Terms of the settlement weren't disclosed, but Re/code reports that no money changed hands. Google and Viacom said in a statement issued today that the deal “reflects the growing collaborative dialogue between our two companies on important opportunities.”
The case dates to 2007, when Viacom sued Google for “massive” copyright infringement on the video-sharing platform YouTube. The heart of Viacom's allegations was that YouTube built its business by offering users the chance to watch professional clips from programs like “The Daily Show with Jon Stewart.”
Google countered that it was immune from liability, given that it immediately took down infringing clips at the owners' request. The Digital Millennium Copyright Act's safe harbors provide that Web services companies aren't liable for copyright infringement when users uploaded pirated clips, as long as the companies remove the material at the content owners' request.
But those safe harbors have enough exceptions and ambiguities that both sides were able to find plenty to argue about during their lengthy court battle. During the course of litigation, U.S. District Court Judge Louis Stanton dismissed the case against Google twice. The first dismissal was in 2010.
Stanton said at the time that the dispute showed that the DMCA's notice-and-takedown provisions functioned as intended. "When Viacom over a period of months accumulated some 100,000 videos and then sent one mass takedown notice on February 2, 2007, by the next business day YouTube had removed virtually all of them,” he wrote.
Viacom appealed and won a partial victory when the 2nd Circuit Court of Appeals sent the case back to Stanton and ordered him to consider whether Google was “willfully blind” to infringement by users.
Last year, Stanton again ruled in Google's favor. He said at the time that Viacom hadn't presented enough evidence to show “willful blindness” on Google's part. A key piece of Viacom evidence was a March 2006 report prepared by YouTube founder Jawed Karim, which said that clips of "well-known shows," including "Family Guy," "South Park," and "MTV Cribs," were present on the site. But Stanton said that Karim's memo “does not tie his observations to any specific clips,” and therefore doesn't prove that YouTube was willfully blind.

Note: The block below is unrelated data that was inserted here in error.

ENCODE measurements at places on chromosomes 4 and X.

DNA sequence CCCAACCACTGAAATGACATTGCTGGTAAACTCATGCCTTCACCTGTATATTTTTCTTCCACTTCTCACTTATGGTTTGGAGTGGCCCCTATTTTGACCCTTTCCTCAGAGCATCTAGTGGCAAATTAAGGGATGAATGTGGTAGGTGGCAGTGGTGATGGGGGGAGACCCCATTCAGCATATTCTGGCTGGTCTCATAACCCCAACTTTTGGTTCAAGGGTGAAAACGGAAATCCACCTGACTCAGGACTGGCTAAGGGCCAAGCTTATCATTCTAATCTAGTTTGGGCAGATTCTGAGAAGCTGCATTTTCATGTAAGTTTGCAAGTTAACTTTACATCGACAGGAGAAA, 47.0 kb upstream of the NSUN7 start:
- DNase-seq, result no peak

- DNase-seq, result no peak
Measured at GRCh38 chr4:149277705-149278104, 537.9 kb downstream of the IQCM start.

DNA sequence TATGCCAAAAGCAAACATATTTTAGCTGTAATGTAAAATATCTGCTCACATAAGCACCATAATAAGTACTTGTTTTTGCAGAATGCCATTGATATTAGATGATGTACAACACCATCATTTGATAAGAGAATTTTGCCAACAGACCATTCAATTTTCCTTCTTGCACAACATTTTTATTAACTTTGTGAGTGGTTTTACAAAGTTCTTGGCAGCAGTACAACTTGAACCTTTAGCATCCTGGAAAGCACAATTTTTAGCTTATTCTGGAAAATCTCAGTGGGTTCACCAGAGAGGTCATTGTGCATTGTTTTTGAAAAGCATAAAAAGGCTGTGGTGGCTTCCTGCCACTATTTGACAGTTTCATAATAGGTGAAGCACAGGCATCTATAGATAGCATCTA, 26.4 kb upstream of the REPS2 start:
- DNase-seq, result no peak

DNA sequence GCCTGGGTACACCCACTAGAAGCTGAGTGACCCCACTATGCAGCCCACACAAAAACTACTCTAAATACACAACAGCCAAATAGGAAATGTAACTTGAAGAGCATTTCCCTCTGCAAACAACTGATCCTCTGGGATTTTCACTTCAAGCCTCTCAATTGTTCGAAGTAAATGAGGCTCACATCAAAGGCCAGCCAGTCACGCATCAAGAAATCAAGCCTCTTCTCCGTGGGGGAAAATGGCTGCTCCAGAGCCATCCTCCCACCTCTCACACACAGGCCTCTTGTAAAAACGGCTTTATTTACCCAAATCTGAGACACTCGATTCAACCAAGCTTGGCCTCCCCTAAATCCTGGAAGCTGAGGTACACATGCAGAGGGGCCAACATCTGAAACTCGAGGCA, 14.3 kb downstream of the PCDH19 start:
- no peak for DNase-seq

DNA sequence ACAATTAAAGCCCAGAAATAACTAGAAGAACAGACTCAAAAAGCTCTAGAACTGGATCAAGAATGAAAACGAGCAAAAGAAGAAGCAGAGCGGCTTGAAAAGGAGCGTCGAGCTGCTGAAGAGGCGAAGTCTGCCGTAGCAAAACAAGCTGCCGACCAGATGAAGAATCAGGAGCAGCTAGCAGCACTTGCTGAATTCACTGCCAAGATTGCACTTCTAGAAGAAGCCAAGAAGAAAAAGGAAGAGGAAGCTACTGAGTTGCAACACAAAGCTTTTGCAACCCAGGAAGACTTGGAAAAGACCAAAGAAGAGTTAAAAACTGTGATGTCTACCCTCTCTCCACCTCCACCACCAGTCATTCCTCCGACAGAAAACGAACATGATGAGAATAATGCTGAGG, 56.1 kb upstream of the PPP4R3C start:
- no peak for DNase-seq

Viacom appealed -- again -- and the case was scheduled to be argued on Monday. The appeal drew attention of numerous outside groups, ranging from digital rights organizations to other entertainment companies
For all the expense of litigation, the underlying dispute was largely about events that ended in 2008, when YouTube's filters began excluding Viacom's clips.
While Google won some key rulings in the case, those decisions won't necessarily help other Web companies. Santa Clara University law professor Eric Goldman, who has followed the lawsuit closely, points out that the rulings “did almost nothing to accelerate the resolution of disputes involving the DMCA safe harbors.”
He adds in an email to MediaPost that other online startups might not be able to afford the high cost of defending themselves in court in similar lawsuits. As of 2010, Google's spent $100 million on the case, chief financial officer Patrick Pichette reportedly said during an earnings call. (Presumably Viacom also spent a small fortune on legal bills.)
Goldman adds: “Unless an innovative new marketplace entrant is as well-funded as Google (and none are), it cannot last long enough to build its business before the litigation costs sink it. So the legacy of YouTube's courtroom 'wins' will be cloudy at best for the next generation of YouTube-like innovators.”